The pop v. soda debate is probably the biggest lexical tell in American culture and is actually something that’s studied and argued about. This map shows that I was well within my comfort zone, linguistically, since I’m from the heart of “pop” country.

Interestingly, when telling my new college pals about what had happened in the dining hall, a friend from northern Florida said that he called all carbonated beverages “coke” leading to unusual-sounding drinks orders like, “I’ll have a Dr. Pepper coke.” In the end, he decided he didn’t want to become too Yankee-fied, so he stuck with his coke catchall, but I never called anything pop again.

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When I was teaching English in Spain, a common request from students was a class about all those crazy abbreviations people use on the Internet, so I developed a few different lesson plans about common IM/meme phrases. These classes were invariably one of the instances where people would always ask me if I was serious or if I was lying since they couldn’t believe that some things are said so often that they need to be abbreviated (e.g. imho, TPTB, brb, nsfw, etc.). [Ha! Two unintended abbreviations in there!]

Anyway, when I was living in Lyon, the papers around the checkout lane were always running headline stories about the local football (soccer) club, the Olympique Lyonnais. Whenever the team would win, one of the many periodicals would run a headline like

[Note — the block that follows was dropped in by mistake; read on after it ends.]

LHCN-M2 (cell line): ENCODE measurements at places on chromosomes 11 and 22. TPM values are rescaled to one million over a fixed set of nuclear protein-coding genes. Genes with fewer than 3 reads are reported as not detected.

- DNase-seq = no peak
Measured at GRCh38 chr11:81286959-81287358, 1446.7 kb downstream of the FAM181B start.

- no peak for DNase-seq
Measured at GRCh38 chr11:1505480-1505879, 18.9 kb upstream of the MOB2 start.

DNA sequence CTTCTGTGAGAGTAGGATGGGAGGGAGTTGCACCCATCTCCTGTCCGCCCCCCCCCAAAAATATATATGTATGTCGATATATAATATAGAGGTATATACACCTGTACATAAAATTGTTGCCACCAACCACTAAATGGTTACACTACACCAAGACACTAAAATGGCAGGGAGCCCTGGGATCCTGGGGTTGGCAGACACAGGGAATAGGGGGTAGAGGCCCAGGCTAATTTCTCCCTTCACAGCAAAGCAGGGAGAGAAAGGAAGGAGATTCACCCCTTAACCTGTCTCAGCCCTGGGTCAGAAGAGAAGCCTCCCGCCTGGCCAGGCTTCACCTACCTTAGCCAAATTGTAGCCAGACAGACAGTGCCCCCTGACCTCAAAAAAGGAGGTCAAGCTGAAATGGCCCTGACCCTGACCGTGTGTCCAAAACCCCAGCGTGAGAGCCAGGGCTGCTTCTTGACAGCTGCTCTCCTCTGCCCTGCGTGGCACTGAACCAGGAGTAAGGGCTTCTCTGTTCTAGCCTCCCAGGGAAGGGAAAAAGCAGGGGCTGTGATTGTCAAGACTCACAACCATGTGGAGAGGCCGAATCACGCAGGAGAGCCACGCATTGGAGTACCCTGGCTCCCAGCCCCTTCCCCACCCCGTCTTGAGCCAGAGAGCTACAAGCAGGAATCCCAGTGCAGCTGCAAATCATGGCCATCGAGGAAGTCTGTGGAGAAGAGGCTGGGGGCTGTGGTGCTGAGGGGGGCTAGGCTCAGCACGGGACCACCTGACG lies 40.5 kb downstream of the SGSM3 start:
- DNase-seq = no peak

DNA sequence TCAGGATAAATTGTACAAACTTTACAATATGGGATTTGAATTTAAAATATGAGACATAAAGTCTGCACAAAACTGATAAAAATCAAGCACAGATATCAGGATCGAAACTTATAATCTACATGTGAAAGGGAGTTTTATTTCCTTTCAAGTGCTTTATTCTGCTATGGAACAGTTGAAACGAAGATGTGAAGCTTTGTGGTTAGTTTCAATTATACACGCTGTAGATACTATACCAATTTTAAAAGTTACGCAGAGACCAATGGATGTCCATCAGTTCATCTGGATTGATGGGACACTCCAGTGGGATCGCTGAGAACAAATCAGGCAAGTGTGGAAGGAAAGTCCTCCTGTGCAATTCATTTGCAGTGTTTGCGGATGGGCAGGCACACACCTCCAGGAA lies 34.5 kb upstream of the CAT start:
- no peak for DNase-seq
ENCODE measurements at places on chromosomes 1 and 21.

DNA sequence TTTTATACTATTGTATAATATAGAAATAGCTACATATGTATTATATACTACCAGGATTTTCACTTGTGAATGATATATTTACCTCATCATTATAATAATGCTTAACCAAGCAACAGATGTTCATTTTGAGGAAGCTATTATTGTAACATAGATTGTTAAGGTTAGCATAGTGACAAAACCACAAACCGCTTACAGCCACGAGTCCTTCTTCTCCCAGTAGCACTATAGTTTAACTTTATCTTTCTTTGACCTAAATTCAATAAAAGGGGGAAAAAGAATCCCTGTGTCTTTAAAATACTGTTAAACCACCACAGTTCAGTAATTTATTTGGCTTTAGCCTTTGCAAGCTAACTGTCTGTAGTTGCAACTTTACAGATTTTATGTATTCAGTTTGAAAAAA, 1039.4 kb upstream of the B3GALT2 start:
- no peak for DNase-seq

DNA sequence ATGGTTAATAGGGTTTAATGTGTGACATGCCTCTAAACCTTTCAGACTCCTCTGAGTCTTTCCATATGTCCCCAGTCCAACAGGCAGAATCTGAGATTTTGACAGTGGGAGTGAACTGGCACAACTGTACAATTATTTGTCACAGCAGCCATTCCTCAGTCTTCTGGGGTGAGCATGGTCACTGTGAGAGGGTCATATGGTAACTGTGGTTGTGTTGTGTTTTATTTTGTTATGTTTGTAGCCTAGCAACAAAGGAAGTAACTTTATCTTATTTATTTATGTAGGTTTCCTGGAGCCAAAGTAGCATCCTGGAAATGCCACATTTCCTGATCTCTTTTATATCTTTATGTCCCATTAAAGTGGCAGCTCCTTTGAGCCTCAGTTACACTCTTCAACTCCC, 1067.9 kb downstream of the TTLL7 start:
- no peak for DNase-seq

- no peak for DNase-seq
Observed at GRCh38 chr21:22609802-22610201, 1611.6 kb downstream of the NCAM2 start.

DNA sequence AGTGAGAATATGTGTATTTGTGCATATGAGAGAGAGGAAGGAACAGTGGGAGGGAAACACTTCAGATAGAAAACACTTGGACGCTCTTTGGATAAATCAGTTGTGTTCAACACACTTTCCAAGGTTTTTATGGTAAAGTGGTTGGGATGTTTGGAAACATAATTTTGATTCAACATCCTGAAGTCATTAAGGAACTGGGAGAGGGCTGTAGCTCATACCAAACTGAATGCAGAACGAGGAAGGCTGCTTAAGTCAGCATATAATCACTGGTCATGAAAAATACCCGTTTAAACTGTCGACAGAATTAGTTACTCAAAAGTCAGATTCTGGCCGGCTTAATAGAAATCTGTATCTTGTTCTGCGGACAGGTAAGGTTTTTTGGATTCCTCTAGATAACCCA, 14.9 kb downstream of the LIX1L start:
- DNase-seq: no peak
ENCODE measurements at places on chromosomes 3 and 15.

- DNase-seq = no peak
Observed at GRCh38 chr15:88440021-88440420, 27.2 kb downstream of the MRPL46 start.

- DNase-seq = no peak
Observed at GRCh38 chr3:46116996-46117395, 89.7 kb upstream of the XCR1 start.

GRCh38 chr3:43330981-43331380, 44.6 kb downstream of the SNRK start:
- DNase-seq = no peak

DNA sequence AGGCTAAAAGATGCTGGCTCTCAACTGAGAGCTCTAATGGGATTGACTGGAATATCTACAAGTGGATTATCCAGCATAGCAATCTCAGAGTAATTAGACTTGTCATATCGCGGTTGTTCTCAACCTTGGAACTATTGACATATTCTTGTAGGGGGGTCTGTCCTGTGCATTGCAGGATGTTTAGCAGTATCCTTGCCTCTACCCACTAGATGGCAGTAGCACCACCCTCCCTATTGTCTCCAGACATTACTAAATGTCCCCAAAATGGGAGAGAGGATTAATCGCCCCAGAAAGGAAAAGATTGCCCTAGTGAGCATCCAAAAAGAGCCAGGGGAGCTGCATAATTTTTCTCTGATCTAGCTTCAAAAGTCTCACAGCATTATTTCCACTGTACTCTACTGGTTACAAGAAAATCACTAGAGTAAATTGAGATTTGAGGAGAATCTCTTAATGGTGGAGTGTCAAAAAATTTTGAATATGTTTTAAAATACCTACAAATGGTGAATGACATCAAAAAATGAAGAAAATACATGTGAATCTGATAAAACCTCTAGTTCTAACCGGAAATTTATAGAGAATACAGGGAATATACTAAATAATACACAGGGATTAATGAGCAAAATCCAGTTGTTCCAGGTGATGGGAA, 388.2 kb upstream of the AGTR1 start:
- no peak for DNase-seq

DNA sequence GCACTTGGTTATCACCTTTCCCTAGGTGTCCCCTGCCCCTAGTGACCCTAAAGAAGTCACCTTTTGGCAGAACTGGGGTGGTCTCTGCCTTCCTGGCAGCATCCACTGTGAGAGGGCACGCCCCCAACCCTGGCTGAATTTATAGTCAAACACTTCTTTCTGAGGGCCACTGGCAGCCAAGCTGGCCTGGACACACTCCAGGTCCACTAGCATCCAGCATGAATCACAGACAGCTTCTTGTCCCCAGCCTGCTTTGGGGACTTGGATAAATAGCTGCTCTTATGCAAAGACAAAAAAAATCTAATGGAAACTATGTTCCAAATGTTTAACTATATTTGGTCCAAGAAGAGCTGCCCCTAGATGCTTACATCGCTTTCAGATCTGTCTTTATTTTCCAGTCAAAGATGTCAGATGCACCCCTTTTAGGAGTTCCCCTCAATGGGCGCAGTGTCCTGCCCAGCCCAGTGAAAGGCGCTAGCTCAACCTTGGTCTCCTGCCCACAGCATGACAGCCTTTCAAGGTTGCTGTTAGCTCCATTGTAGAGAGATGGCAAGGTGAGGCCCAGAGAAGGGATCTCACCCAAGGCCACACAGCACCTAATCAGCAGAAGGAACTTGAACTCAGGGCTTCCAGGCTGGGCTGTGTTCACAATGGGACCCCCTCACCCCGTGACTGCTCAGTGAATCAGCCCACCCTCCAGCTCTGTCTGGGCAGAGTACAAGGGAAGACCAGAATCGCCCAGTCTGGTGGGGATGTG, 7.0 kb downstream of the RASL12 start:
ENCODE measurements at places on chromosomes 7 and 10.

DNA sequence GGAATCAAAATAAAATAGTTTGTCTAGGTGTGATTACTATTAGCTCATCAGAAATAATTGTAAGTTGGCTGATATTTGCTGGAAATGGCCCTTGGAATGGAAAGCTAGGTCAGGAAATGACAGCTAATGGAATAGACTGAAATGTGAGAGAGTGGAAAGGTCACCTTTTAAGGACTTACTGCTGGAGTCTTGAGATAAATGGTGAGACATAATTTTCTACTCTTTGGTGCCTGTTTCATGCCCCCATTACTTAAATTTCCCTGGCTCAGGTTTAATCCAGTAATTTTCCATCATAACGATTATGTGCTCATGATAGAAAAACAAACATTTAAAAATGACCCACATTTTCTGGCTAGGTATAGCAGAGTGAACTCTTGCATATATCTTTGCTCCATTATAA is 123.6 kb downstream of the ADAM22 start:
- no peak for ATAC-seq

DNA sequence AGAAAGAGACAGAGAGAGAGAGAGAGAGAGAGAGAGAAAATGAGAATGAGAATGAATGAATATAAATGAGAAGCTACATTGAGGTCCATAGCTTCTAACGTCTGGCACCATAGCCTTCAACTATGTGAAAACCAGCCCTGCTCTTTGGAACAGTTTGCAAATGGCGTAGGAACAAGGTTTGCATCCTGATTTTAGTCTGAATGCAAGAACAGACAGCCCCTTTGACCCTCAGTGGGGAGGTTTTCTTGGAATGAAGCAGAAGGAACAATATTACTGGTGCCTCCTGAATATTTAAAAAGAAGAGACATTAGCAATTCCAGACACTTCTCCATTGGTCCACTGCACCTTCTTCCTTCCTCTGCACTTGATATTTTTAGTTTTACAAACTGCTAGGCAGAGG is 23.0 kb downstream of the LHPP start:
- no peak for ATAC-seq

and I would giggle like an idiot every damn time I saw it. Of course, to the French and the Lyon supporters of the team, their chant of “L-O-L, L-O-L” was the equivalent of a crowd shouting “U-S-A, U-S-A” during some American sporting event.

I was reminded of this disparity in LOLs when I saw this cartoon which I find even funnier than headlines reading “LOL.”

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Improve your life with one simple step

I don’t believe in New Year’s resolutions. It’s a totally arbitrary date in the middle of winter. No good reflection can come after weeks or months of the worst possible weather (unless you live in the southern hemisphere in which case I can’t relate to you at all).

But I think resolutions are good if they’re made at other times, after careful deliberation. The best one I’ve ever made came some years ago when I decided that I would no longer run to catch public transport ever again. It’s just not worth it.

I came to this conclusion when I was still living in Barcelona and found myself racing across streets and sidewalks and subway platforms like a crazy person at least once a day. Invariably, I’d get on the bus (or whatever) and be all sweaty and uncomfortable and the temperature inside would be too hot or too cold and I’d get even more uncomfortable and there was never a place to sit and I just said, “Fuck it. No more.”

Now I won’t even run to catch a train (though I’ve had near misses) and if you wait a couple minutes, another bus always comes, so I’ve come to believe that there really is no point in running. I don’t rush, I don’t push and I don’t get pushed. I mosey onto train cars, saunter onto buses and sashay down streets and life is much better.